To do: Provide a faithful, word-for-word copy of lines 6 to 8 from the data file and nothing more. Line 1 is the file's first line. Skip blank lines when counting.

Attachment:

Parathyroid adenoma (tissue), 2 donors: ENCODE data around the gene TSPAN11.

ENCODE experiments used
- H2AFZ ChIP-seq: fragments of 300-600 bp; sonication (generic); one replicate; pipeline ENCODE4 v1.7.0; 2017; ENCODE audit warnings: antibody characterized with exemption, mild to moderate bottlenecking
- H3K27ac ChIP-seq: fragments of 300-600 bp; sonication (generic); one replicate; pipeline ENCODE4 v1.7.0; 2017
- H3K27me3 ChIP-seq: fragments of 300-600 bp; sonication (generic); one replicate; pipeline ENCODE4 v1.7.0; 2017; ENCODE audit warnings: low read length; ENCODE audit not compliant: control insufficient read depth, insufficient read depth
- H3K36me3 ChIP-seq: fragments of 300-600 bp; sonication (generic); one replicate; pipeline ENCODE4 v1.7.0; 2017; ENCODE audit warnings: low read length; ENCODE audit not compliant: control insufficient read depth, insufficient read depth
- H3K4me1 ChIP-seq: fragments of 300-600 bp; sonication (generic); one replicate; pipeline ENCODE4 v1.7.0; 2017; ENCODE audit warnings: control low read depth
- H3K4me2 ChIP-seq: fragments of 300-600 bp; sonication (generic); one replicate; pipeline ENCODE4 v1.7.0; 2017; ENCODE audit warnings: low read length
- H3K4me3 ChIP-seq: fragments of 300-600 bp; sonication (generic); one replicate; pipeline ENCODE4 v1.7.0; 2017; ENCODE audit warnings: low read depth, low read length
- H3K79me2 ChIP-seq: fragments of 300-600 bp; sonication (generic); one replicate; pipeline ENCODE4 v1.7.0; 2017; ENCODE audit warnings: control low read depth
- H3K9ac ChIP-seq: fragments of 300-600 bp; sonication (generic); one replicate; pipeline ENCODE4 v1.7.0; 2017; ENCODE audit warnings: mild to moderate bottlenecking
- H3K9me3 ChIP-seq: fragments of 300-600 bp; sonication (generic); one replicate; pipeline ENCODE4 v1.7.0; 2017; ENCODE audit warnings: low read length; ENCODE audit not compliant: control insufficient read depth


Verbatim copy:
- H3K36me3 ChIP-seq: fragments of 300-600 bp; sonication (generic); one replicate; pipeline ENCODE4 v1.7.0; 2017; ENCODE audit warnings: low read length; ENCODE audit not compliant: control insufficient read depth, insufficient read depth
- H3K4me1 ChIP-seq: fragments of 300-600 bp; sonication (generic); one replicate; pipeline ENCODE4 v1.7.0; 2017; ENCODE audit warnings: control low read depth
- H3K4me2 ChIP-seq: fragments of 300-600 bp; sonication (generic); one replicate; pipeline ENCODE4 v1.7.0; 2017; ENCODE audit warnings: low read length